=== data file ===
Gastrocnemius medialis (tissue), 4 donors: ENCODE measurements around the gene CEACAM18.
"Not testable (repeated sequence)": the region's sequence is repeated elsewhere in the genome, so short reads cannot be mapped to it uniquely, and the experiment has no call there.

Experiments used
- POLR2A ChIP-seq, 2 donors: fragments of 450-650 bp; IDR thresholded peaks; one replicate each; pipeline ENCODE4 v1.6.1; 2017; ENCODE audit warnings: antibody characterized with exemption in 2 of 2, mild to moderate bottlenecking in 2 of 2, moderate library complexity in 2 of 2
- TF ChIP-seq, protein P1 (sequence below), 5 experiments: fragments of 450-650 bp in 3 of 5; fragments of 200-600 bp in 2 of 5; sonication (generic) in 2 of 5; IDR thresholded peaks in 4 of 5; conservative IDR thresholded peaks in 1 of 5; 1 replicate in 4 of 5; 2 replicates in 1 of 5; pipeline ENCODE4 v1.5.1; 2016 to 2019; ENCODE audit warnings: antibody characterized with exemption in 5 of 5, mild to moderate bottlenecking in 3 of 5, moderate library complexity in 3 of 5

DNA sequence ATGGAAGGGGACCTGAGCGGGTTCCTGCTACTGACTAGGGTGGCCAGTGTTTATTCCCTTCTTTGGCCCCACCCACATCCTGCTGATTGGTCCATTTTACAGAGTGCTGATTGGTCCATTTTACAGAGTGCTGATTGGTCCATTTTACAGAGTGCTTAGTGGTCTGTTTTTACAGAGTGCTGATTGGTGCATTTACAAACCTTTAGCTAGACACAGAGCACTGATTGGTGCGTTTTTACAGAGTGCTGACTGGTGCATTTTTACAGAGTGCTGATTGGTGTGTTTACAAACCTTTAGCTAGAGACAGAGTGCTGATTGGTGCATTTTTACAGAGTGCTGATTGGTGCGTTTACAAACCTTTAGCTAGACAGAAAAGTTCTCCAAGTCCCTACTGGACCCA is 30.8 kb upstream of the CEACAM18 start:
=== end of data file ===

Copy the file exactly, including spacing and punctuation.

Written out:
Gastrocnemius medialis (tissue), 4 donors: ENCODE measurements around the gene CEACAM18.
"Not testable (repeated sequence)": the region's sequence is repeated elsewhere in the genome, so short reads cannot be mapped to it uniquely, and the experiment has no call there.

Experiments used
- POLR2A ChIP-seq, 2 donors: fragments of 450-650 bp; IDR thresholded peaks; one replicate each; pipeline ENCODE4 v1.6.1; 2017; ENCODE audit warnings: antibody characterized with exemption in 2 of 2, mild to moderate bottlenecking in 2 of 2, moderate library complexity in 2 of 2
- TF ChIP-seq, protein P1 (sequence below), 5 experiments: fragments of 450-650 bp in 3 of 5; fragments of 200-600 bp in 2 of 5; sonication (generic) in 2 of 5; IDR thresholded peaks in 4 of 5; conservative IDR thresholded peaks in 1 of 5; 1 replicate in 4 of 5; 2 replicates in 1 of 5; pipeline ENCODE4 v1.5.1; 2016 to 2019; ENCODE audit warnings: antibody characterized with exemption in 5 of 5, mild to moderate bottlenecking in 3 of 5, moderate library complexity in 3 of 5

DNA sequence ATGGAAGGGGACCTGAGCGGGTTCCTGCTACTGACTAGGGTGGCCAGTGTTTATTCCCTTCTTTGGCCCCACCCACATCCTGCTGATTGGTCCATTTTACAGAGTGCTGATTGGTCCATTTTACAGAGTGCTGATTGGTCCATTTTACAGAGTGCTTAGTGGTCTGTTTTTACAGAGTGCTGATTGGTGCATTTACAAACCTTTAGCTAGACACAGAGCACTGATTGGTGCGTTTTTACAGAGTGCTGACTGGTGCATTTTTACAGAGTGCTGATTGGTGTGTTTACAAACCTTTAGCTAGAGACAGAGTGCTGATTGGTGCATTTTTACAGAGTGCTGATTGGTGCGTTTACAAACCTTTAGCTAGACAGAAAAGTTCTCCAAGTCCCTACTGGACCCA is 30.8 kb upstream of the CEACAM18 start: